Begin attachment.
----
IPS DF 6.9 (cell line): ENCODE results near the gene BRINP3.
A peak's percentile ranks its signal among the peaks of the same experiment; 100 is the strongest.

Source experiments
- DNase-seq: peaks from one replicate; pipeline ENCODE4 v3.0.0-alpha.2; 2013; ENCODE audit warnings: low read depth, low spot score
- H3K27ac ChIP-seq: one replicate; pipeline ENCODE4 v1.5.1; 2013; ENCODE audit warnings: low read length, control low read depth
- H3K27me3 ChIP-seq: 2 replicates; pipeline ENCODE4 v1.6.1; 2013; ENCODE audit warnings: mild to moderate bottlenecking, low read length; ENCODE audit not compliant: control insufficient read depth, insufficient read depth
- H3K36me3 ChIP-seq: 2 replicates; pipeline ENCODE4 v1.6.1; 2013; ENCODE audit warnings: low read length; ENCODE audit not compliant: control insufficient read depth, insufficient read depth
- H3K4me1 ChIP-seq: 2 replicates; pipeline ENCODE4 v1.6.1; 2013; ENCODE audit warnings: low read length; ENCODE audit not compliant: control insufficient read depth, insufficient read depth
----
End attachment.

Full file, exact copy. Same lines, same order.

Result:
IPS DF 6.9 (cell line): ENCODE results near the gene BRINP3.
A peak's percentile ranks its signal among the peaks of the same experiment; 100 is the strongest.

Source experiments
- DNase-seq: peaks from one replicate; pipeline ENCODE4 v3.0.0-alpha.2; 2013; ENCODE audit warnings: low read depth, low spot score
- H3K27ac ChIP-seq: one replicate; pipeline ENCODE4 v1.5.1; 2013; ENCODE audit warnings: low read length, control low read depth
- H3K27me3 ChIP-seq: 2 replicates; pipeline ENCODE4 v1.6.1; 2013; ENCODE audit warnings: mild to moderate bottlenecking, low read length; ENCODE audit not compliant: control insufficient read depth, insufficient read depth
- H3K36me3 ChIP-seq: 2 replicates; pipeline ENCODE4 v1.6.1; 2013; ENCODE audit warnings: low read length; ENCODE audit not compliant: control insufficient read depth, insufficient read depth
- H3K4me1 ChIP-seq: 2 replicates; pipeline ENCODE4 v1.6.1; 2013; ENCODE audit warnings: low read length; ENCODE audit not compliant: control insufficient read depth, insufficient read depth